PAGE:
• A skier who prefers a carving ski that has only camber without rocker.

NOTE: The camber of a ski is the ski's built-in arch – that small upward curve found in the middle of a ski. On the other hand, the rocker of a ski is the opposite of the camber. Some define the rocker simply as an upturned camber.

Categories of Skiers Who Should Size Their Skis Longer

If you fall into any of the categories below, you may choose to size your skis longer:

  • Skiers who are advanced and love to ski aggressively.
  • Skiers who often ski off the trail.
  • Skiers who intend to ski with a twin-tip ski.
  • Skiers whose weight is more than the average for their height.
  • Skiers who use skis that have a huge amount of rocker.

Ski Waist Width

The width of a ski is measured by the width of the waist of the mid section of the blades.

Just like the ski's length, its waist width is equally important when it comes to choosing the right skis. One of the most important things about ski widths you should know is that skis with narrower waist widths are agile. This therefore makes them excellent for making quick edge to edge turns. They are also easier to maneuver for someone who is beginning to learn how to ski. On the other hand, skis with wider waist widths take an extra effort to turn. However, thanks to their wider widths, these skis are very good in providing floatation and stability when you find yourself in the powder. Also, wider skis are capable of giving a skier a significant level of stability when he or she is skiing in broken or crud snow.

Below are the various categories of ski widths and who and what they are best suited for:

  • Ski waist width under 85mm: A ski that has a width below 85mm is ideal for skiers who spend majority of their time skiing on groomed trails. Skis for beginners often fall in this category since such skis tend to be lighter and not very difficult to be controlled by the beginner.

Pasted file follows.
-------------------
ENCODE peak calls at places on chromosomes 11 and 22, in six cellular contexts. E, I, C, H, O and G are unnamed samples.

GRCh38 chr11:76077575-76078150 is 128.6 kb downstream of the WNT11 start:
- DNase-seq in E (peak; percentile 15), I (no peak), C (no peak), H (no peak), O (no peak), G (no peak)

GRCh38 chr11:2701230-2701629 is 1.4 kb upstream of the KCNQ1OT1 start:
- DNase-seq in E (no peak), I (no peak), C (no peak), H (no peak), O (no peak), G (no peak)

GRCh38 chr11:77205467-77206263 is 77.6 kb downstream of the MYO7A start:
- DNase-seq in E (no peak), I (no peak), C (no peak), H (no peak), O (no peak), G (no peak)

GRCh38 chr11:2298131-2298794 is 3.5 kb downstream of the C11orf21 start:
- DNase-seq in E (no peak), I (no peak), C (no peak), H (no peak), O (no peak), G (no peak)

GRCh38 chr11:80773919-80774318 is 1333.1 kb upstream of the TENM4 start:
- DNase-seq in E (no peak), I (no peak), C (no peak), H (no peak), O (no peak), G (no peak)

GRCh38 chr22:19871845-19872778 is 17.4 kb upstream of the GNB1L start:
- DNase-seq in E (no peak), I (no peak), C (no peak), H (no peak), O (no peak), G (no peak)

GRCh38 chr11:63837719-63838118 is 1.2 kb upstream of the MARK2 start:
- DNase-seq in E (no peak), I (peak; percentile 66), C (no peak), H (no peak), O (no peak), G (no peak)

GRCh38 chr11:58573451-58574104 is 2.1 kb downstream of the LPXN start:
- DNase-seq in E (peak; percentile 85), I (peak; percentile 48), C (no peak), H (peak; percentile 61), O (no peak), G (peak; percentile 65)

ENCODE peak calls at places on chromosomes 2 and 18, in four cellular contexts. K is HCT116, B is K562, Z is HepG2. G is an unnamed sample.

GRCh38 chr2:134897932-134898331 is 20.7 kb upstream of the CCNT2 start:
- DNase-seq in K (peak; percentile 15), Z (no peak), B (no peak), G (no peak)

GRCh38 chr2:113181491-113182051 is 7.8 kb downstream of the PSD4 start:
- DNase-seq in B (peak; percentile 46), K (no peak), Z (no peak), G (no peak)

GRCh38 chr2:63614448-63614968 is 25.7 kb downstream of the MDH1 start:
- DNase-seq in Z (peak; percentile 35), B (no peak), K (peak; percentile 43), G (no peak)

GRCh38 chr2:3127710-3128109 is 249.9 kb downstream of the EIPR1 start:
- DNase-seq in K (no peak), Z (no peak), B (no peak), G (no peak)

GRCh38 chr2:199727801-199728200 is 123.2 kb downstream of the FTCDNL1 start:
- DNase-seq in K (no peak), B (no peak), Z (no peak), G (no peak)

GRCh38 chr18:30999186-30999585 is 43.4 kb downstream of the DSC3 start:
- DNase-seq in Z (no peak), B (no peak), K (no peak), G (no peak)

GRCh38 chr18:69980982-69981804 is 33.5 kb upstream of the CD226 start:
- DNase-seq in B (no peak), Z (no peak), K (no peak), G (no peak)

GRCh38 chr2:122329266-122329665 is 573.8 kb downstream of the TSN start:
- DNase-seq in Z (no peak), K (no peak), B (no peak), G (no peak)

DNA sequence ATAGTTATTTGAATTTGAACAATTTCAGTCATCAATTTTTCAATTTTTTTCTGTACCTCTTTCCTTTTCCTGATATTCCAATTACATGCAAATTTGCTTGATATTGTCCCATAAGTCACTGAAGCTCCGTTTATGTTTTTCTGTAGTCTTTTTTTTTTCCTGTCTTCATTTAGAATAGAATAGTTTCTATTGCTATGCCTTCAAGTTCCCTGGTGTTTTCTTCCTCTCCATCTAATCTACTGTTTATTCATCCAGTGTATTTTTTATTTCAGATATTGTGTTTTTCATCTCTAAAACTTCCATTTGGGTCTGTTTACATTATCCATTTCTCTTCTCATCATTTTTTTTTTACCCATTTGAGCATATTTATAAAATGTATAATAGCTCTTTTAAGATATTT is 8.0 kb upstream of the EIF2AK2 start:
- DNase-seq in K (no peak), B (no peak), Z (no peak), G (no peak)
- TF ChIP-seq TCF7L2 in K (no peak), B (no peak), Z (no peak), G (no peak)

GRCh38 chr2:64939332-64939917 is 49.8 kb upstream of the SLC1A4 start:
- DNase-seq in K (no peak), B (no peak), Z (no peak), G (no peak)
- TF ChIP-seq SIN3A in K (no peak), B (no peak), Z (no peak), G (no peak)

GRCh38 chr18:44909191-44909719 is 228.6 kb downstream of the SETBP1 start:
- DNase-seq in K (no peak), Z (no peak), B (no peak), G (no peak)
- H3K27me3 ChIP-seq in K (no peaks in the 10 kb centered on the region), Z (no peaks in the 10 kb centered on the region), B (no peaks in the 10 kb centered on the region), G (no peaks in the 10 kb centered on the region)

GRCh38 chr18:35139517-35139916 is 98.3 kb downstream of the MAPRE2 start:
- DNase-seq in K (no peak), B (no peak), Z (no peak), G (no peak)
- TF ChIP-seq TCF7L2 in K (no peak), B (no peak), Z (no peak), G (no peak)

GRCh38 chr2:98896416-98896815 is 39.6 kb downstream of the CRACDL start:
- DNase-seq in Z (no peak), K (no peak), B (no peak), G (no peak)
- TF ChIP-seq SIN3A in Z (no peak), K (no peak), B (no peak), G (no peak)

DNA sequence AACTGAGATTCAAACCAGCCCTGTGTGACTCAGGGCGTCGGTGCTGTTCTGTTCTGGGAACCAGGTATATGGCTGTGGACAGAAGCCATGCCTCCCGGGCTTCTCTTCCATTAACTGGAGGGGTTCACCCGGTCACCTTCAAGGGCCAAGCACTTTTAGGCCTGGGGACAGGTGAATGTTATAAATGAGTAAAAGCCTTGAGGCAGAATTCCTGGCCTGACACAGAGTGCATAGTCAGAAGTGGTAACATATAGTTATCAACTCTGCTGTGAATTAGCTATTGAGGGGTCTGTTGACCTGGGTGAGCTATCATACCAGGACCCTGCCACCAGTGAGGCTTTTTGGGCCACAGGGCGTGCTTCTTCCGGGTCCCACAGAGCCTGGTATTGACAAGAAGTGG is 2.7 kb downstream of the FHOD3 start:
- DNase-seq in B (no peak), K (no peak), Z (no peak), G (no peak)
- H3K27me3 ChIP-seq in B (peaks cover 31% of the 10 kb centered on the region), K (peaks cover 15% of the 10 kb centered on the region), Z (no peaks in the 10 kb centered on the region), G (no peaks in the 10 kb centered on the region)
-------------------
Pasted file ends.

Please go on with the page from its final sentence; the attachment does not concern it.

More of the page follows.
• Ski waist width between 85-95mm: Skis that fall in this category are versatile and easily maneuverable. They are suited for skiers engaging in on-trail skiing. Also, in the right snow condition, these skis can be used off the groomers.
  • Ski waist widths between 96-110mm: If you are a skier looking for the perfect all mountain waist widths that allow for easy medium to long turns on the groomers, then these skis are what you are looking for. In addition to this, skis that fall between these waist widths are also very versatile and float very well in very deep powder.
  • Ski waist width above 111mm: These extremely wide waist widths provide skiers with the utmost level of floatation and stability in the deepest of powder and are therefore excellent for skiers who would be spending most of their time in the ungroomed terrain. They are however, not very nimble, which makes it quite difficult using them for short quick turns when you find yourself on the groomers.

Ability Level

Generally, the separating factor for experienced, intermediate and inexperienced skiers is the ability to make smooth and proper turns. Knowing your ability level plays an important role in determining which ski size is suitable for you. There are roughly five skier ability levels, namely Beginner, Intermediate, Advanced Intermediate, Advanced and Expert.